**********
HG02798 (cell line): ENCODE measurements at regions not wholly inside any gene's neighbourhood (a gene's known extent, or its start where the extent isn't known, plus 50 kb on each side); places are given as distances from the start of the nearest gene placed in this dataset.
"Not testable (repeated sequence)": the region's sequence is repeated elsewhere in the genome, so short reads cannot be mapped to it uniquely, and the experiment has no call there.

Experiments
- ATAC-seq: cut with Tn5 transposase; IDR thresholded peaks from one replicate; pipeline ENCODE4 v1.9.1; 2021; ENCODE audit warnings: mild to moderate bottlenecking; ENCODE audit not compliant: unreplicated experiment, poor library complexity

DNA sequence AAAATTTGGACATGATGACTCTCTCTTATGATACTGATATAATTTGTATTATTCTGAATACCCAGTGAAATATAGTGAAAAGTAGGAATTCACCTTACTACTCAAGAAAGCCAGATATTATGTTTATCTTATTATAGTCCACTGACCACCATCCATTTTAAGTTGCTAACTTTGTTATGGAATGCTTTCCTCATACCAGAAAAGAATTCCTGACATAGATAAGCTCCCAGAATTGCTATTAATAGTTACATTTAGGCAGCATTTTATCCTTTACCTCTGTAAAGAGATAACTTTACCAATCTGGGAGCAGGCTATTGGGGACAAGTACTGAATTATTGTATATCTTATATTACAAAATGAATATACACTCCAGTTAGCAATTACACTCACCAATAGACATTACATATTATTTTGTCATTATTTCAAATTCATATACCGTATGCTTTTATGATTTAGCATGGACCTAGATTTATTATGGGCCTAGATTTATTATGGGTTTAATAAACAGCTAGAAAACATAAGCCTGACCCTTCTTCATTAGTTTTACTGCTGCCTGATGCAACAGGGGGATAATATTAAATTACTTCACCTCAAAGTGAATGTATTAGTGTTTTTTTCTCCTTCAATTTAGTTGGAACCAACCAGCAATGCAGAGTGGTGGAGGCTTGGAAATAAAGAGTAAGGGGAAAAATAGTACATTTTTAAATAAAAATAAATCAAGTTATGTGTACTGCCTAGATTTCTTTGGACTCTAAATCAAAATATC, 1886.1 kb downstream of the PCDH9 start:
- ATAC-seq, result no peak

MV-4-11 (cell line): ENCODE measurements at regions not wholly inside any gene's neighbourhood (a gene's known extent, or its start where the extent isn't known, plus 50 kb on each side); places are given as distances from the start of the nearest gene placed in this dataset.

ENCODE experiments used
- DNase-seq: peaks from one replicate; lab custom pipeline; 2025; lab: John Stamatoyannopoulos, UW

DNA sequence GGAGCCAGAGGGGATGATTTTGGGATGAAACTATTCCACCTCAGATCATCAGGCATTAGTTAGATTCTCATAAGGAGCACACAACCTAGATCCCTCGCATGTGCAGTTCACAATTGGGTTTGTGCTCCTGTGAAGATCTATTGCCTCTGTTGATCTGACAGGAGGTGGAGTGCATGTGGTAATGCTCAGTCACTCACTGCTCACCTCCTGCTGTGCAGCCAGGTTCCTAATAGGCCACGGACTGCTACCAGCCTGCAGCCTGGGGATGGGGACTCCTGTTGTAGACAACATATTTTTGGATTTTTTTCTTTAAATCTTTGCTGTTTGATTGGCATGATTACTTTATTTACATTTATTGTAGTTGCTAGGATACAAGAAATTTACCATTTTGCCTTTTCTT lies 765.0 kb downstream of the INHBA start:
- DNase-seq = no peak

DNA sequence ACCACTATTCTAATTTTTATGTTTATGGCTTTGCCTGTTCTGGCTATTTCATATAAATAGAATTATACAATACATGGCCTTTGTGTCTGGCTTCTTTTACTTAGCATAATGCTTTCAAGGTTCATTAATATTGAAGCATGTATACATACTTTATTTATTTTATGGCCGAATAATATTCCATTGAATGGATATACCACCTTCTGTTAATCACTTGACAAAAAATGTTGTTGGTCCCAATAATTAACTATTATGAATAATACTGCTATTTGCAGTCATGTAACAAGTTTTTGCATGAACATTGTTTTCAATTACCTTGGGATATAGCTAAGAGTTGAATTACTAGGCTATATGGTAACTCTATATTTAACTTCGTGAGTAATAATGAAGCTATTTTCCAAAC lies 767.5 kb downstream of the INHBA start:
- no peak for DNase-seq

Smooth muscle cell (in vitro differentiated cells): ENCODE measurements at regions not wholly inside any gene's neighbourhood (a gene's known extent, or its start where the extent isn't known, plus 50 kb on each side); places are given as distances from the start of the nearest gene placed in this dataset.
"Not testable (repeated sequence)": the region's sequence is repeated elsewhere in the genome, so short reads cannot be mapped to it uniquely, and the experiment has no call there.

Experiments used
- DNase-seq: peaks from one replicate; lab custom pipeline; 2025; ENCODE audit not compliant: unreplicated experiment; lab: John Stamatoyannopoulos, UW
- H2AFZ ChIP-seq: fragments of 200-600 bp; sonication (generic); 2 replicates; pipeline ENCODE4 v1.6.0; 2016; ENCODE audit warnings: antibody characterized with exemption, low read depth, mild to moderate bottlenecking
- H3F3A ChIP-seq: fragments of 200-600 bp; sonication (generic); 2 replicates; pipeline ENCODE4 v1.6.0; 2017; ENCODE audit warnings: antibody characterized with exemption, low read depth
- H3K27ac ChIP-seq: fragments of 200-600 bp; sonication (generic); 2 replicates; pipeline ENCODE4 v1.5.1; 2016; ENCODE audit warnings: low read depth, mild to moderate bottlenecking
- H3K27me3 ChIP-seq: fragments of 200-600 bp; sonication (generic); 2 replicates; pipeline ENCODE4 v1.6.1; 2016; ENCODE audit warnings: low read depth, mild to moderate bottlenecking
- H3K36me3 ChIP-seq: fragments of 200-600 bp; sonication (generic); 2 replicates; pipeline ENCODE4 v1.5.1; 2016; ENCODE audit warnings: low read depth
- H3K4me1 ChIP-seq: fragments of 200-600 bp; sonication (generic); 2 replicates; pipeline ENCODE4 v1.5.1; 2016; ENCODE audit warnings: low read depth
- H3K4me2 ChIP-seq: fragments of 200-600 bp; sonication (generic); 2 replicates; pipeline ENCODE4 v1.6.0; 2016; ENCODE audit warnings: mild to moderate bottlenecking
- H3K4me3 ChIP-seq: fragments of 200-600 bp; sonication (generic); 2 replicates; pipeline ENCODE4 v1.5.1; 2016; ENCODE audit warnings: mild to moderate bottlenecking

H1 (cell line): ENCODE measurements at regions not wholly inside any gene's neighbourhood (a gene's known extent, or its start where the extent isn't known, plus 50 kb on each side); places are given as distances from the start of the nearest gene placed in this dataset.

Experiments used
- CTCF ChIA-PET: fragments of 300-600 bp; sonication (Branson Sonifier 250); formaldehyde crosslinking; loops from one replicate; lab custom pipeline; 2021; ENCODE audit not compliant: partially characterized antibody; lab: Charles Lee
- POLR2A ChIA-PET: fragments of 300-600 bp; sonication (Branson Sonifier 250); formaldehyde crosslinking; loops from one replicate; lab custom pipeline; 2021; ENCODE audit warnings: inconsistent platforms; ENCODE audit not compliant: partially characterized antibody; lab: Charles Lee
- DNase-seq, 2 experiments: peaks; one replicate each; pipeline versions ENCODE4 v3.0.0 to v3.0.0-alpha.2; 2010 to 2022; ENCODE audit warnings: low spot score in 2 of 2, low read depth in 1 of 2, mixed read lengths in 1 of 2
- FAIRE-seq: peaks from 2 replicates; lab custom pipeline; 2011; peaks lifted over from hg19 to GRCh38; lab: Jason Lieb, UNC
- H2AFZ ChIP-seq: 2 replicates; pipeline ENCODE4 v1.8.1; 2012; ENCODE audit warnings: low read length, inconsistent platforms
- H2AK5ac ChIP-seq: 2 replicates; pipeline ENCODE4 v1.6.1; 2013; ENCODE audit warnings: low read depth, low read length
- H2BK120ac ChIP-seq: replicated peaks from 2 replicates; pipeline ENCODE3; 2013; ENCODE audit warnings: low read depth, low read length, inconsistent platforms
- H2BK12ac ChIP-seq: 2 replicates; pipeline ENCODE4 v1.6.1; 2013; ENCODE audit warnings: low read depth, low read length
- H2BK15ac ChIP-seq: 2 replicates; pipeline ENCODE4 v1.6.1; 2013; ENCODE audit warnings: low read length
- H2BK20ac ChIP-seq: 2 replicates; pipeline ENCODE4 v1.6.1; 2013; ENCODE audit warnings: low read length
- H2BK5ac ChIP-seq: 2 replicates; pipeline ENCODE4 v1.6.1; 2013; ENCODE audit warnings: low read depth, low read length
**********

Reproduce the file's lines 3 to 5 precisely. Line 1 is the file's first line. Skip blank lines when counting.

Experiments
- ATAC-seq: cut with Tn5 transposase; IDR thresholded peaks from one replicate; pipeline ENCODE4 v1.9.1; 2021; ENCODE audit warnings: mild to moderate bottlenecking; ENCODE audit not compliant: unreplicated experiment, poor library complexity

DNA sequence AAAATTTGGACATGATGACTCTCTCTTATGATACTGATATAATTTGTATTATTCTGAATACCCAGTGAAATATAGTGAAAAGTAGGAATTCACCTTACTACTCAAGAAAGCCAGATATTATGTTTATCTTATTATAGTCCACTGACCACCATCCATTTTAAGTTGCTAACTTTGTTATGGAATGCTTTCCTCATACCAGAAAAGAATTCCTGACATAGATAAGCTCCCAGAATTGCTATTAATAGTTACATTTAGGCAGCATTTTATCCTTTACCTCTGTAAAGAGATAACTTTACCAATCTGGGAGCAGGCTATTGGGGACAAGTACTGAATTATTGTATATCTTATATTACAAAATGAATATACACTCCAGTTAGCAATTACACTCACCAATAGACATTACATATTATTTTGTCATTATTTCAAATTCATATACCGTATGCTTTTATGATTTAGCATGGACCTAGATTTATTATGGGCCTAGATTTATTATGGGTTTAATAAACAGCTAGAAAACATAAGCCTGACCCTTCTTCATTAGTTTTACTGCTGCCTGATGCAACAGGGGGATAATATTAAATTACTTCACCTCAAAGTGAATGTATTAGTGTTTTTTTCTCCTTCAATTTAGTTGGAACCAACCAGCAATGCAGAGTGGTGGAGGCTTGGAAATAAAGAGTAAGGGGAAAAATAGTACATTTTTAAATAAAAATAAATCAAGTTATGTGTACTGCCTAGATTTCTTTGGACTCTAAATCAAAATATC, 1886.1 kb downstream of the PCDH9 start: